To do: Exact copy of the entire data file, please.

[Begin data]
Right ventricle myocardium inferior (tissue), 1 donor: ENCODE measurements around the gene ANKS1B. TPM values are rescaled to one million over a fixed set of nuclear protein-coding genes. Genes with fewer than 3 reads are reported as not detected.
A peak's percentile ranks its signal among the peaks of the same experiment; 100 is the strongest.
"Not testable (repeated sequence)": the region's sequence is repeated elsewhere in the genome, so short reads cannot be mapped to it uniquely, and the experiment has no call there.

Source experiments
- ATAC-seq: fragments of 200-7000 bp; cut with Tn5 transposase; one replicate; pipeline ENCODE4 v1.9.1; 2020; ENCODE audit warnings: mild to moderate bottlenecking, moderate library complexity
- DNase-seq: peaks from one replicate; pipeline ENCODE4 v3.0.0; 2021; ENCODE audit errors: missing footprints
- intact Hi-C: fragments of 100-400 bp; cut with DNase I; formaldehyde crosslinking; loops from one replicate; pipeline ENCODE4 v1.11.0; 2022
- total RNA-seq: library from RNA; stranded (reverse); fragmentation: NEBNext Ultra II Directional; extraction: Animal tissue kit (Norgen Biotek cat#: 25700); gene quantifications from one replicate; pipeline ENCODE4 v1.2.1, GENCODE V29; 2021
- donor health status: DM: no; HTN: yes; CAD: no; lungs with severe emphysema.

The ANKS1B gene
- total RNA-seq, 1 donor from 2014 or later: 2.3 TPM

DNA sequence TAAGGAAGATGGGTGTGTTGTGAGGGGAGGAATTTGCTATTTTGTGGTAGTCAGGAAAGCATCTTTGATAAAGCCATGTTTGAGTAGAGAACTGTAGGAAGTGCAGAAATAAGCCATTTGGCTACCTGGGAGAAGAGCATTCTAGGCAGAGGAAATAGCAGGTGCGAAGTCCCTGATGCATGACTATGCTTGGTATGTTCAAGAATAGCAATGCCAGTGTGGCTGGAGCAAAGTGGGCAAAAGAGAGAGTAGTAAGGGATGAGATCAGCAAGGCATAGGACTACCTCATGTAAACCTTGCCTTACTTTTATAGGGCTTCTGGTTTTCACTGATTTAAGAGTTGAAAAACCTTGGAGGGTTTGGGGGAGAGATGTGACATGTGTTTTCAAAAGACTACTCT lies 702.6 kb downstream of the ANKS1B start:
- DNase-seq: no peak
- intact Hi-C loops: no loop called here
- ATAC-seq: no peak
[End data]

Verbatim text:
Right ventricle myocardium inferior (tissue), 1 donor: ENCODE measurements around the gene ANKS1B. TPM values are rescaled to one million over a fixed set of nuclear protein-coding genes. Genes with fewer than 3 reads are reported as not detected.
A peak's percentile ranks its signal among the peaks of the same experiment; 100 is the strongest.
"Not testable (repeated sequence)": the region's sequence is repeated elsewhere in the genome, so short reads cannot be mapped to it uniquely, and the experiment has no call there.

Source experiments
- ATAC-seq: fragments of 200-7000 bp; cut with Tn5 transposase; one replicate; pipeline ENCODE4 v1.9.1; 2020; ENCODE audit warnings: mild to moderate bottlenecking, moderate library complexity
- DNase-seq: peaks from one replicate; pipeline ENCODE4 v3.0.0; 2021; ENCODE audit errors: missing footprints
- intact Hi-C: fragments of 100-400 bp; cut with DNase I; formaldehyde crosslinking; loops from one replicate; pipeline ENCODE4 v1.11.0; 2022
- total RNA-seq: library from RNA; stranded (reverse); fragmentation: NEBNext Ultra II Directional; extraction: Animal tissue kit (Norgen Biotek cat#: 25700); gene quantifications from one replicate; pipeline ENCODE4 v1.2.1, GENCODE V29; 2021
- donor health status: DM: no; HTN: yes; CAD: no; lungs with severe emphysema.

The ANKS1B gene
- total RNA-seq, 1 donor from 2014 or later: 2.3 TPM

DNA sequence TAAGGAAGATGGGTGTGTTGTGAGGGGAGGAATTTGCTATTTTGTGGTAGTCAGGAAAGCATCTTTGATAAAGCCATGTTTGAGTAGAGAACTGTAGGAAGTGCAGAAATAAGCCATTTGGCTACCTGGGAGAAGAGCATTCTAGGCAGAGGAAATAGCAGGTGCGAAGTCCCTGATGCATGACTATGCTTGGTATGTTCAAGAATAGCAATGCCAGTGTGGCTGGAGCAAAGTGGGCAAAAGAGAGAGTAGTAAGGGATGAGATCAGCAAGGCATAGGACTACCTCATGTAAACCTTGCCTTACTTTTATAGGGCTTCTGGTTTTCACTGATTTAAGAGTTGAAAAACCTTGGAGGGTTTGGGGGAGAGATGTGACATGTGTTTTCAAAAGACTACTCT lies 702.6 kb downstream of the ANKS1B start:
- DNase-seq: no peak
- intact Hi-C loops: no loop called here
- ATAC-seq: no peak